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Organised VAT fraud: features, magnitude, policy perspectives

  • Fabrizio Borselli

    ()

    (Banca d'Italia)

The European Union�s VAT system has become vulnerable to organised fraud schemes. In recent years, these schemes, undergoing a change in structure, have affected services and imports of goods from third countries and may also have shifted trade in goods among EU countries. Within the EU-27, organised VAT fraud is estimated to amount to between �20 billion and �35 billion a year. The EU institutions and Member States have put forward several measures to tackle this problem, although some of these have placed a disproportionate burden on businesses. The article shows that need to maximise the effectiveness of anti-VAT-fraud strategy cannot be separated from a broad view of the problem and of the functioning of the VAT system as a whole. A drastic change in the VAT system might provide a robust defence against fraud but produce uncertain effects. Enhancing risk management and exchange of good practices is essential. Technology-based solutions appear to be a pragmatic and politically feasible approach to new challenges, with good prospects of success.

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Paper provided by Bank of Italy, Economic Research and International Relations Area in its series Questioni di Economia e Finanza (Occasional Papers) with number 106.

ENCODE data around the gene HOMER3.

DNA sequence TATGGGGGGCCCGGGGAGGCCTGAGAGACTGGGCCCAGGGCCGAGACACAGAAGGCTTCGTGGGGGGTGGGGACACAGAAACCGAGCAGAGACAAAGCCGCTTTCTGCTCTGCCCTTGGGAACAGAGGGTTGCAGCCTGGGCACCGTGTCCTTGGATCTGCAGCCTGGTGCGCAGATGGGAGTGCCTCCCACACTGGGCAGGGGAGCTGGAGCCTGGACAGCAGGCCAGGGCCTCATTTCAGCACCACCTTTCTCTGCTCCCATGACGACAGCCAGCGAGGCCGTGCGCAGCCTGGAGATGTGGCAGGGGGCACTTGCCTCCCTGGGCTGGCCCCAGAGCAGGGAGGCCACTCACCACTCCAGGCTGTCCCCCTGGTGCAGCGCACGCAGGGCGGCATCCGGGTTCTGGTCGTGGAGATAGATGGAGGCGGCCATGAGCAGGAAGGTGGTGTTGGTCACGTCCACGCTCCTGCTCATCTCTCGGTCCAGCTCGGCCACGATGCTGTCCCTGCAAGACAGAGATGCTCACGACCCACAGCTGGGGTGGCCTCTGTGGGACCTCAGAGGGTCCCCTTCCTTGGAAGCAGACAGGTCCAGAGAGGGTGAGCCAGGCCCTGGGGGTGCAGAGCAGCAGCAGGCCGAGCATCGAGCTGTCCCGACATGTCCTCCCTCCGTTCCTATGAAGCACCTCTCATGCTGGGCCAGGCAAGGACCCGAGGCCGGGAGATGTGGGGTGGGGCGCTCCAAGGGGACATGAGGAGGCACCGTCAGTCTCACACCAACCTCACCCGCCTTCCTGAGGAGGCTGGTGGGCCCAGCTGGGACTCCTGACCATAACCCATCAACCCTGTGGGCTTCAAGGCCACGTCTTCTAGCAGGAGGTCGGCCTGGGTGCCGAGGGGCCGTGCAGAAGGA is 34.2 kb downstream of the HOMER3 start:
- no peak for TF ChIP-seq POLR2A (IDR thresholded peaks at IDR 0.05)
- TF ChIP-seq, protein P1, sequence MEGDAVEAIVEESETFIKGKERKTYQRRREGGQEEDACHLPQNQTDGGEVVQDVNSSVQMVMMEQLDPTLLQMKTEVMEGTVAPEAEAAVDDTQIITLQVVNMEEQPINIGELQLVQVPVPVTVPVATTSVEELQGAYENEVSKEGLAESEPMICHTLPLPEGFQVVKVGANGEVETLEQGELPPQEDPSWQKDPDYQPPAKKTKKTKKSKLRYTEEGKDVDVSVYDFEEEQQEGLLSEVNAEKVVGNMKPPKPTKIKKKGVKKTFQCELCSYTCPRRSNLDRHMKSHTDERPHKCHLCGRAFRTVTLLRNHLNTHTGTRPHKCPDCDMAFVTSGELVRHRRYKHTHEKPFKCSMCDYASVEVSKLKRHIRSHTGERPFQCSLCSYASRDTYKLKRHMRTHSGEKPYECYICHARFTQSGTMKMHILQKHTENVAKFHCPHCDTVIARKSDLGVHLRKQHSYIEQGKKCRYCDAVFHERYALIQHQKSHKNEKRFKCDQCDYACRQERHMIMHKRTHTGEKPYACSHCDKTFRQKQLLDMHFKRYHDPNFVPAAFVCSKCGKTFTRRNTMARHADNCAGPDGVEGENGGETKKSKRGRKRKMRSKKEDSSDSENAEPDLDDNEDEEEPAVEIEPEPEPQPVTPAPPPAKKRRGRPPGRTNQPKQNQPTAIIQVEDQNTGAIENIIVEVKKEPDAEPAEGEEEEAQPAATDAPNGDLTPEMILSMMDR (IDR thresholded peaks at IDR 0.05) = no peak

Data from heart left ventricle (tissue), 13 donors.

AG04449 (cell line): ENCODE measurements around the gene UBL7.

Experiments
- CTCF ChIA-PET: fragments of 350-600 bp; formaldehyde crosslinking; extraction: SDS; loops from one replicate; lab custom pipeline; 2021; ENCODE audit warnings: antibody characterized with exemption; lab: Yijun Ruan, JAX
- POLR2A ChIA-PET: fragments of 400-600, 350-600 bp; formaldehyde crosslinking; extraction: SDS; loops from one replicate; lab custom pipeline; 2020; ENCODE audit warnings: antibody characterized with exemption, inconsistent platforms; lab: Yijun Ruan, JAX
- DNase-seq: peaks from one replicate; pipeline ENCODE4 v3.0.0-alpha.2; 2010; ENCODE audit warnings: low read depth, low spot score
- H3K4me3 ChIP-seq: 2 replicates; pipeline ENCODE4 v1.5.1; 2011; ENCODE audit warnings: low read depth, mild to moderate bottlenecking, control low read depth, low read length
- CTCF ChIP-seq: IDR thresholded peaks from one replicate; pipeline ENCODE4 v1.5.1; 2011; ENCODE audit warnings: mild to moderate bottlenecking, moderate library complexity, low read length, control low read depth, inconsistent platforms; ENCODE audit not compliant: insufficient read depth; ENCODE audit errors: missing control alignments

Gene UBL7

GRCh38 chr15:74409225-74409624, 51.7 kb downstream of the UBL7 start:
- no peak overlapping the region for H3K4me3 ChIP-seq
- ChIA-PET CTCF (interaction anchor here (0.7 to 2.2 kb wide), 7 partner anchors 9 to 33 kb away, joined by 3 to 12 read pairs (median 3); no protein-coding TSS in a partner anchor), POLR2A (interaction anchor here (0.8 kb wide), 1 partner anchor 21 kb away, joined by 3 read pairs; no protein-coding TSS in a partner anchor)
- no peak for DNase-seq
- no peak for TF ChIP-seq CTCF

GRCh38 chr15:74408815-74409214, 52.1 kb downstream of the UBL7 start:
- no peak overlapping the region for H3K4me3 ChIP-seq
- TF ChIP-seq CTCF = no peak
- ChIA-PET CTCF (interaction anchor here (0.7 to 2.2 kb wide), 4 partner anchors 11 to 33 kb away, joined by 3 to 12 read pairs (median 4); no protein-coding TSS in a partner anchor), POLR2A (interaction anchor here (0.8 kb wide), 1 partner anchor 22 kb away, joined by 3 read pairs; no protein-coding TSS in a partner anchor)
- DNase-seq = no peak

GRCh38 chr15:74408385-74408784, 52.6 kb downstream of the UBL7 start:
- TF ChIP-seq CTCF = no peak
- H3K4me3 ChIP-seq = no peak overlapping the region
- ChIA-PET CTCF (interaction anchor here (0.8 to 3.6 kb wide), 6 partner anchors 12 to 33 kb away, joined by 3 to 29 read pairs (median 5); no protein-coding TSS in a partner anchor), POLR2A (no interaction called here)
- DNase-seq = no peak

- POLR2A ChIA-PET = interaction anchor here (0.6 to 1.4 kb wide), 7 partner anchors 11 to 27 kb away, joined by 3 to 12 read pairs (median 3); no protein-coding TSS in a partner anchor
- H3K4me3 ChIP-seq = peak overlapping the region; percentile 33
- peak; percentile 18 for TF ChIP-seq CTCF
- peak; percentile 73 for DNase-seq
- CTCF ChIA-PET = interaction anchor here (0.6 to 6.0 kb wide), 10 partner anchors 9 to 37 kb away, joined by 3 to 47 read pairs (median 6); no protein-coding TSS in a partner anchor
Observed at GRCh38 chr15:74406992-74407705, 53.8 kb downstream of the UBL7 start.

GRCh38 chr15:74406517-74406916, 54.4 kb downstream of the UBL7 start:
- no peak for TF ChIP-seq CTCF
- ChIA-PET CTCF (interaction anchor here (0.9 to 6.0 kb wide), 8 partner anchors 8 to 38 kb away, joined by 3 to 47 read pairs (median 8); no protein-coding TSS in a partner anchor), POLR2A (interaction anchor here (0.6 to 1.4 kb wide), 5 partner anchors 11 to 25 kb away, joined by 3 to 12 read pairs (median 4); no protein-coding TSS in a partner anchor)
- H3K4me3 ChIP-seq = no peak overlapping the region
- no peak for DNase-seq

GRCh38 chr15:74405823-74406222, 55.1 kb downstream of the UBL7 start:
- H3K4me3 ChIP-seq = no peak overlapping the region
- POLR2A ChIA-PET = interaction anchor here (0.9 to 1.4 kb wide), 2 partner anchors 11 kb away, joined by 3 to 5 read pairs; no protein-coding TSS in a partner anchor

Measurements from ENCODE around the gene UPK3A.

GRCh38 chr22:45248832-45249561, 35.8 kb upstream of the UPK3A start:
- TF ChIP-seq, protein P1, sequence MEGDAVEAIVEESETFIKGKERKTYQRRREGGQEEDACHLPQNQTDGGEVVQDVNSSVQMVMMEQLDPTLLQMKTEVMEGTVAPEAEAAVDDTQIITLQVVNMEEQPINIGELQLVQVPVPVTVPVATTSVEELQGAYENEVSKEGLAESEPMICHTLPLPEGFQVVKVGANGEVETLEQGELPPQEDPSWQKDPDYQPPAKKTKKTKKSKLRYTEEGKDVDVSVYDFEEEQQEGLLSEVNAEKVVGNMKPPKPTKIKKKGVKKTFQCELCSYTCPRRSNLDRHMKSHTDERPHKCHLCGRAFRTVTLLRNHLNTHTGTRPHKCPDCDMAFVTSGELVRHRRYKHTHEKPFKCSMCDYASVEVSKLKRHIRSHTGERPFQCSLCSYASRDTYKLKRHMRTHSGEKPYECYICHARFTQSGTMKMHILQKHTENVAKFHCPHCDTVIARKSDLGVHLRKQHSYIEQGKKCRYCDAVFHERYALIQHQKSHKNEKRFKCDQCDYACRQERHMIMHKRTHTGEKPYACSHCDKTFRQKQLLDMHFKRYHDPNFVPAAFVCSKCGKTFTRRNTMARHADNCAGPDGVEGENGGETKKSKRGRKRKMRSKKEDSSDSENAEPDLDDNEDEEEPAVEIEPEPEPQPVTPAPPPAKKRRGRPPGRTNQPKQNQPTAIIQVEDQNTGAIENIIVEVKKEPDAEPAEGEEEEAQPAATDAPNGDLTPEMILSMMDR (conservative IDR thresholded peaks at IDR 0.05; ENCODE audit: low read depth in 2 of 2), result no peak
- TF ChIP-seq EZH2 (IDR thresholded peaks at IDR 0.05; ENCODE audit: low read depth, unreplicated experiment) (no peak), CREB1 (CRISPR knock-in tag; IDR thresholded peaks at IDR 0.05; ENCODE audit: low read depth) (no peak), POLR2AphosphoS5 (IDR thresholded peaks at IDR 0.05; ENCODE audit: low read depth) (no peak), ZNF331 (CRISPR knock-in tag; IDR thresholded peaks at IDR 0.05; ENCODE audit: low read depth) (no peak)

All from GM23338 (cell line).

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Date of creation: Oct 2011
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Handle: RePEc:bdi:opques:qef_106_11
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Web page: http://www.bancaditalia.it

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  1. Chang Woon Nam & Rüdiger Parsche & Barbara Schaden, 2001. "Measurement of Value Added Tax Evasion in Selected EU Countries on the Basis of National Accounts Data," CESifo Working Paper Series 431, CESifo Group Munich.
  2. Marius-Cristian Frunza & Dominique Guegan & Fabrice Thiebaut, 2010. "Missing trader fraud on the emissions market," Documents de travail du Centre d'Economie de la Sorbonne 10071, Université Panthéon-Sorbonne (Paris 1), Centre d'Economie de la Sorbonne.
  3. Friedrich Schneider, 2000. "Illegal Activities, but Still Value Added Ones (?): Size, Causes, and Measurement of the Shadow Economies all over the World," CESifo Working Paper Series 305, CESifo Group Munich.
  4. Keen, Michael & Lockwood, Ben, 2006. "Is the VAT a Money Machine?," National Tax Journal, National Tax Association, vol. 59(4), pages 905-28, December.
  5. Stephen Smith & Michael Keen, 2007. "VAT Fraud and Evasion; What Do We Know, and What Can be Done?," IMF Working Papers 07/31, International Monetary Fund.
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